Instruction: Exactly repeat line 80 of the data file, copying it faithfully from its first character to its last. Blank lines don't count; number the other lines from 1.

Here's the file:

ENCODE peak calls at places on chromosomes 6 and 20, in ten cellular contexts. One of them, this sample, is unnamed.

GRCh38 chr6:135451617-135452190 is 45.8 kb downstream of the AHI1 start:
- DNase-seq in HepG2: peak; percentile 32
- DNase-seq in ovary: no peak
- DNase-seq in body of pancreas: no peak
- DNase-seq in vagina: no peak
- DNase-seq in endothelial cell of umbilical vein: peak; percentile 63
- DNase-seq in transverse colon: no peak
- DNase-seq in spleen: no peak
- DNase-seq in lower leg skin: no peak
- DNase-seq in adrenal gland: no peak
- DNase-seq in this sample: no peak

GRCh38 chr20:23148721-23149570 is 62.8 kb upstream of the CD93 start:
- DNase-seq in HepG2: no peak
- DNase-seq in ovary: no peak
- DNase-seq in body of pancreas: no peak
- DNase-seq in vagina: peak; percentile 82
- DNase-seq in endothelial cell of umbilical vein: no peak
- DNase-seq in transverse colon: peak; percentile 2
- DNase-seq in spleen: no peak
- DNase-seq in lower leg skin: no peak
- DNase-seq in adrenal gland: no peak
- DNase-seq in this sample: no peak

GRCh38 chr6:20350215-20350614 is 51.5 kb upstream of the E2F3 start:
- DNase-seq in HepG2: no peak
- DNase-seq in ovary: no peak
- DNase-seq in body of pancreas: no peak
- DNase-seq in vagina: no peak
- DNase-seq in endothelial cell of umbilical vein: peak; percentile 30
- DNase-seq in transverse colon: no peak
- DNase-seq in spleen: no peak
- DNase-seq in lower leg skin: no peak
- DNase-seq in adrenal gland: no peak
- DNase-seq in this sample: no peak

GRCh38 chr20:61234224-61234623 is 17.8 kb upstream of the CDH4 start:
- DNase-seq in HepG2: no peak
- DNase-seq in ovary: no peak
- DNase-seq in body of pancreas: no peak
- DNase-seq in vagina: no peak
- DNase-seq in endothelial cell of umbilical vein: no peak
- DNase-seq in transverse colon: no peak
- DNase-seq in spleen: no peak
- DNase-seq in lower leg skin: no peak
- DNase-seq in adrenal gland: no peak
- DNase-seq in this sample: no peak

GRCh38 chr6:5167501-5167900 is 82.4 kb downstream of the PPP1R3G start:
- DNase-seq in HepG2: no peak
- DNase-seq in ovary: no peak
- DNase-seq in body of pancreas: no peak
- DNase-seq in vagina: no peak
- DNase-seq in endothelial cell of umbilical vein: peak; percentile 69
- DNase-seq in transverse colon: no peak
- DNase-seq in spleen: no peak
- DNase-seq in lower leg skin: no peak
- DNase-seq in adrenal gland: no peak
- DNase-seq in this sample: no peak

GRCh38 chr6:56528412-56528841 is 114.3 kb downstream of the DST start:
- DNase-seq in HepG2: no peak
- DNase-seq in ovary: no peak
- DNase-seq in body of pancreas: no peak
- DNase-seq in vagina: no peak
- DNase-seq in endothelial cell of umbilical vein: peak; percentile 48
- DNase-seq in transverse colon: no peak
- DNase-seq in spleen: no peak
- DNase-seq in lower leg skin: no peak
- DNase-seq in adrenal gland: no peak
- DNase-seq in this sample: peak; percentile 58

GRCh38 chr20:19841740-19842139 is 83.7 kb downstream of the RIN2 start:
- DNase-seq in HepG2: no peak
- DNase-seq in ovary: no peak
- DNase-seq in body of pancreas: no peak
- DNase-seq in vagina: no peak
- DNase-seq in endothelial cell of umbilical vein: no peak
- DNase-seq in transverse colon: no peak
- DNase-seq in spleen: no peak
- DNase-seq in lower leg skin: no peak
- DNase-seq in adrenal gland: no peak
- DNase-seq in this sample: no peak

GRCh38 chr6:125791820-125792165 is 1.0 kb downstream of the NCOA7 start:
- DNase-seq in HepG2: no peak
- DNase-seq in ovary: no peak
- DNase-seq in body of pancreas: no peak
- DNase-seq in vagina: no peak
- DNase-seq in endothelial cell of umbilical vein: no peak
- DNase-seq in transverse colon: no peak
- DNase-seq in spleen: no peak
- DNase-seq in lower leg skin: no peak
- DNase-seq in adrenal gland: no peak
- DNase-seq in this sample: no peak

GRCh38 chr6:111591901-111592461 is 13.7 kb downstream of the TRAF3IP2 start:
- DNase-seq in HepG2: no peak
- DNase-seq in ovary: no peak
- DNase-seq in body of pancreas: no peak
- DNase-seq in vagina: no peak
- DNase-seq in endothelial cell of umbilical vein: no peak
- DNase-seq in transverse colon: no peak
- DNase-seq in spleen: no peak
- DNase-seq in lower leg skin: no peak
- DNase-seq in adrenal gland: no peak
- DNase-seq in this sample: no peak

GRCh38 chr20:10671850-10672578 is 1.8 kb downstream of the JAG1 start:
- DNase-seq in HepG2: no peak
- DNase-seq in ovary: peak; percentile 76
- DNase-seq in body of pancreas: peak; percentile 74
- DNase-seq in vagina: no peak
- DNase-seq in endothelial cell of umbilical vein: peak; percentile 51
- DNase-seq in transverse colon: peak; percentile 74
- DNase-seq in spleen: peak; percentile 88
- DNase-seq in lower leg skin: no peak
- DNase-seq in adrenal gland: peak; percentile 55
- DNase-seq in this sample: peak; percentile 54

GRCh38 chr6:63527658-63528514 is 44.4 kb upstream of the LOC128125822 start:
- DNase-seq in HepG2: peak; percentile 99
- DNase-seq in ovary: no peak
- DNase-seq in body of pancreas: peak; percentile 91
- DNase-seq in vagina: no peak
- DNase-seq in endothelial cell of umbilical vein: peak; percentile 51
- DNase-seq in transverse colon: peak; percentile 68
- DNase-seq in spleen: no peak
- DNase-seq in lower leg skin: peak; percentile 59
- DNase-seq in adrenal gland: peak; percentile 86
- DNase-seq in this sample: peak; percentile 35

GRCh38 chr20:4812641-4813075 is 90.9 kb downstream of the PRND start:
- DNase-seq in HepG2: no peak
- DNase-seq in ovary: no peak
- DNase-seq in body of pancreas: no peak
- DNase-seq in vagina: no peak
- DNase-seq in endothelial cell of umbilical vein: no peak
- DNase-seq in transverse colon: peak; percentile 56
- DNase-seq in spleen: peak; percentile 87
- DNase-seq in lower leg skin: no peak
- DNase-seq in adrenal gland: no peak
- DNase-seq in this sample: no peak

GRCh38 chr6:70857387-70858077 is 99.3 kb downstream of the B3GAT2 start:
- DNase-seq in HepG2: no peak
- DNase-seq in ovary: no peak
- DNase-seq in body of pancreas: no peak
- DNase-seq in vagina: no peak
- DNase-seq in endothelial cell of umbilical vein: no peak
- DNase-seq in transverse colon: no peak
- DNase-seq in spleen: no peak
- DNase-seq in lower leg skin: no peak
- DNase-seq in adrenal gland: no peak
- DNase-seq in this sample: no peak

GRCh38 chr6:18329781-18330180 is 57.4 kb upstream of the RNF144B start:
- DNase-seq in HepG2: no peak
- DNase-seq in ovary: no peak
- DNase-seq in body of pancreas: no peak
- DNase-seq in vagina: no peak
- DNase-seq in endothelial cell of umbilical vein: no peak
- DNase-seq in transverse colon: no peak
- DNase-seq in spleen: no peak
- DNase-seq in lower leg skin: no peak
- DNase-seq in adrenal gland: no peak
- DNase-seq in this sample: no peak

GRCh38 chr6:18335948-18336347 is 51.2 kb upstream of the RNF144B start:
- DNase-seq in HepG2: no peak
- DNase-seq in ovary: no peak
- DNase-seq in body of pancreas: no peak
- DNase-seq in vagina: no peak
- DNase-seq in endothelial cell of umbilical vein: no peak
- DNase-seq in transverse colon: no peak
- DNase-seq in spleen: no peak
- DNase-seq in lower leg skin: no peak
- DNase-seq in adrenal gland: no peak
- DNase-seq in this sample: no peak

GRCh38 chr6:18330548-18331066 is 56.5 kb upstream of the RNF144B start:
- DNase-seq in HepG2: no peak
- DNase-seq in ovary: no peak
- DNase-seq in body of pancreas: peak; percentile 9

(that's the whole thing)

- DNase-seq in HepG2: no peak